THE 6 LIFE SKILLS MEDITATION TEACHES BEST: PART 4 – EMOTIONAL BALANCE
Beyond relaxation or stress relief, why do so many people make meditation a part of their day? It’s not to become good at meditation, sitting on a cushion 20 minutes a day! Meditation is a way to become more self-aware, caring and wise, and to bring those strengths into your relationships, your work and your way of being in the world. In this six-part series, Meditation Teacher Ann Vrlak looks at the core life skills you can develop or strengthen through a meditation practice.
Who wouldn’t like more emotional balance?
To be more patient and caring with family and friends, or to be less anxious or angry about seemingly small things. I think we’d all like to be our “best self” more often, behaving in ways that bring us and our loved ones more well-being.
What does being emotionally balanced mean exactly?
I think it means two things:
- Your baseline level of stress is low, so you’re not easily upset by things.
- You have more access to your deepest, best self where all your intentions and values live. You’re more able to act from your innate wisdom.
Because, when you’re unbalanced and neither of these things are true for you, you’re most likely in self-protection mode. You instinctually know you don’t have the resources to cope with more challenges or upset. So, wanting to protect yourself makes sense.
So how does meditation help you to learn this life skill emotional balance?
In other articles in this series, I described three other meditation skills of Gaining Perspective, Self-compassion, and Becoming Skillful with Anxiety and Depression. Taken together these three skills are essentially a recipe for:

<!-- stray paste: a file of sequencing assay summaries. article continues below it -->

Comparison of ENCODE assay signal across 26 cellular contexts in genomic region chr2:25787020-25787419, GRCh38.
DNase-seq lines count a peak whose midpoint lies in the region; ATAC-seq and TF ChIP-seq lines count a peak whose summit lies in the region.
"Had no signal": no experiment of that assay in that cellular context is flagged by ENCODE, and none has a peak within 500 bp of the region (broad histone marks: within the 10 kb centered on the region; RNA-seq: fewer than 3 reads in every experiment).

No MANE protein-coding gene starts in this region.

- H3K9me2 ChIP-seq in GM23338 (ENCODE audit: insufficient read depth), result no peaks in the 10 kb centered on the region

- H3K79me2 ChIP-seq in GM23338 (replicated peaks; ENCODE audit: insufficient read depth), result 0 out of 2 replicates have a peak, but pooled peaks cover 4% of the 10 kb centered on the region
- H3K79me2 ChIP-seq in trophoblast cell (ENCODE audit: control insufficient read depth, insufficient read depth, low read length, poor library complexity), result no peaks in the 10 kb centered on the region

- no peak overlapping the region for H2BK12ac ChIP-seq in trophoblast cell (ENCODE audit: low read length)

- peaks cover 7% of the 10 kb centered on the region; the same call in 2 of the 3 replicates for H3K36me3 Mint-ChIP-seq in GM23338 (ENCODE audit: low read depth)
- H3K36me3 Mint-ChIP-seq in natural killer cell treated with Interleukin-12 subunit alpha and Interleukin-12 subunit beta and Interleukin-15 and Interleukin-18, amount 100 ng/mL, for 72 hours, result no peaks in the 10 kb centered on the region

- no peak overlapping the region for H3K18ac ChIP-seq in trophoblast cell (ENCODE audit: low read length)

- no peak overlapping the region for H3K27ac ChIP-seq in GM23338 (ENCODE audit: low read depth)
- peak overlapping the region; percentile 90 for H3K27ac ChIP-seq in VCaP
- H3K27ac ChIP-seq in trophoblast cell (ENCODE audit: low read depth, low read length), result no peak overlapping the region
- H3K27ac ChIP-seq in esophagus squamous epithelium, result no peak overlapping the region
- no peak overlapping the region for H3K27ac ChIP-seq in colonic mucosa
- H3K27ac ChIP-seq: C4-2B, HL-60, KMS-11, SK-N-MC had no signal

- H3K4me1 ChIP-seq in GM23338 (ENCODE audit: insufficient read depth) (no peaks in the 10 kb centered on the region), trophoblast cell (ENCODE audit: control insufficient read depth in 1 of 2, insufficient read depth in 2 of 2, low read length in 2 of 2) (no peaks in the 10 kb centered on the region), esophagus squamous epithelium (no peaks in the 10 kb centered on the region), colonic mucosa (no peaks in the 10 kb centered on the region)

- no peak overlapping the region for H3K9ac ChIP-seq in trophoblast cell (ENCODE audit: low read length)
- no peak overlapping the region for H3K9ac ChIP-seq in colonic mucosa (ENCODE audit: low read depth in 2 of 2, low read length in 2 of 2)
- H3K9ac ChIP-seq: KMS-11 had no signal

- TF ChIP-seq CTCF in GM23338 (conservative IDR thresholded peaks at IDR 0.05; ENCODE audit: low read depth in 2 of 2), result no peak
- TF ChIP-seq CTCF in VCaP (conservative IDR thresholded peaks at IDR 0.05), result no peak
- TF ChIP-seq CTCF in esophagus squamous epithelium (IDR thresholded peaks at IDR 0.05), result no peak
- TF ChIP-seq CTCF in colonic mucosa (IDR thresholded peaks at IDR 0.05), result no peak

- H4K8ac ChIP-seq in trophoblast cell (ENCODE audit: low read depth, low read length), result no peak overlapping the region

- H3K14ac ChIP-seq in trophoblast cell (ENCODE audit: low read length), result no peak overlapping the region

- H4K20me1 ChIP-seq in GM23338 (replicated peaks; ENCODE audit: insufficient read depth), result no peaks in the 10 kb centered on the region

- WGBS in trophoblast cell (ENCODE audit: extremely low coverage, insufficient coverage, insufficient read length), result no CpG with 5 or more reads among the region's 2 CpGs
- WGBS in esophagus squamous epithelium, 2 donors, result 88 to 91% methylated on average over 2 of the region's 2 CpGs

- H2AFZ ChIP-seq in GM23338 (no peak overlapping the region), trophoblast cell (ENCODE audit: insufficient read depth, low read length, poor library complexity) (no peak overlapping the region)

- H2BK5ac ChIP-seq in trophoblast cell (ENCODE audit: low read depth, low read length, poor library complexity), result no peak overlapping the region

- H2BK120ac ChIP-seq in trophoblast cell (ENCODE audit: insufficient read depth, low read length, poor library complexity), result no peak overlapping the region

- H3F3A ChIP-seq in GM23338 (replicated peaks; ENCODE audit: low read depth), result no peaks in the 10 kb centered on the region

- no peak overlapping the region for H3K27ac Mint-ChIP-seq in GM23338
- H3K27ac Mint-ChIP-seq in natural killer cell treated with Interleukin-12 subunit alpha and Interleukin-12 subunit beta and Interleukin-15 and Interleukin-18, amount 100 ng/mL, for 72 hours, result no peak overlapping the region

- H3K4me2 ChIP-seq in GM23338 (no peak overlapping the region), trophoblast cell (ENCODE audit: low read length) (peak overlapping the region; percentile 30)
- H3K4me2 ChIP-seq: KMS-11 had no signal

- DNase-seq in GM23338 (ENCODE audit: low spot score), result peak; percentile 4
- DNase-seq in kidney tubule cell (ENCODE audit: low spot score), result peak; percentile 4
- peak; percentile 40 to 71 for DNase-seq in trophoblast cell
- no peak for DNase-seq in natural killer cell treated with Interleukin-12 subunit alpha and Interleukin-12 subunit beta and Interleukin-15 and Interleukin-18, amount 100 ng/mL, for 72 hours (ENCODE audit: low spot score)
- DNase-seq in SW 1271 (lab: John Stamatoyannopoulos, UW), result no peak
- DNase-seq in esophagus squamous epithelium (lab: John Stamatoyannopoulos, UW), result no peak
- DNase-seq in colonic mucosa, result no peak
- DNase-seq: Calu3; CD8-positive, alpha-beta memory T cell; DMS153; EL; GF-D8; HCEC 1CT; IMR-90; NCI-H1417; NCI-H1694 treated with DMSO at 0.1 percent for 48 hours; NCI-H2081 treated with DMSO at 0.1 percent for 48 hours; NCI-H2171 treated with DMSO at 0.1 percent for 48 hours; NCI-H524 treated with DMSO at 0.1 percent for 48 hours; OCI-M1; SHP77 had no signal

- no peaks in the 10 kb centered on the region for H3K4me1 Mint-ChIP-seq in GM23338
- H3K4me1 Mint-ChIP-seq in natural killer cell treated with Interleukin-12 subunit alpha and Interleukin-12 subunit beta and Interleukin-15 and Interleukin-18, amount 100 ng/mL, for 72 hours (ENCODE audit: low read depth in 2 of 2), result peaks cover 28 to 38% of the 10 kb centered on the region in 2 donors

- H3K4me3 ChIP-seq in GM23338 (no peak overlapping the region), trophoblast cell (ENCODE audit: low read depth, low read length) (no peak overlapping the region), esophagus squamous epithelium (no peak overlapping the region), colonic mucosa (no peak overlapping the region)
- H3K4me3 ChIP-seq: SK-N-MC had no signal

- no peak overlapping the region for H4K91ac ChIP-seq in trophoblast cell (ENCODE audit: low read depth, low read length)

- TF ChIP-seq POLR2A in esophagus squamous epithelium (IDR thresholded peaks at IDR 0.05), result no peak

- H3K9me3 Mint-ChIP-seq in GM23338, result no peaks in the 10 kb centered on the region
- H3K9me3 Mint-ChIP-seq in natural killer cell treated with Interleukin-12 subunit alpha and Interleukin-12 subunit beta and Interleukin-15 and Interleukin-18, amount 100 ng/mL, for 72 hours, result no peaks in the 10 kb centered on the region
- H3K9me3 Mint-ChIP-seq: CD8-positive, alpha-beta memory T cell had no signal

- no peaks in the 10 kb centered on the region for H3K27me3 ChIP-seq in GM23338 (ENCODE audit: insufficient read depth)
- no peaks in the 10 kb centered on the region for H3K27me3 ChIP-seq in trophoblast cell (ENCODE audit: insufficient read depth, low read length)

- treating yourself with both objectivity and compassion, and
- knowing how to respond to your own difficult emotions in a way that will create healing and well-being.
We’ve all grown-up believing certain things about ourselves and other people, and about how the world is. We accumulate many assumptions we don’t even question, and they affect what we do, think and feel.
If this sounds like you, discovering the ability to see some of those assumptions from a new perspective, to even consider that they may not be true, is a kind of opening in the clouds that you may have been living under for a very long time.
If you’re lucky, you start to tell the difference between things that are true, and things that may be distortions based on your past experience and wounding.
Meditation is a way to cultivate this kind of caring, fresh perspective on whatever you may be feeling, thinking or believing. And this gives you a taste of what emotional balance might look like in your life.
If you have an argument with your partner, for example, you may have a bit more perspective to see their point of view. You might not take something they say as a sign of deep betrayal–something you believe people will do– but more as a sign they are having a bad day.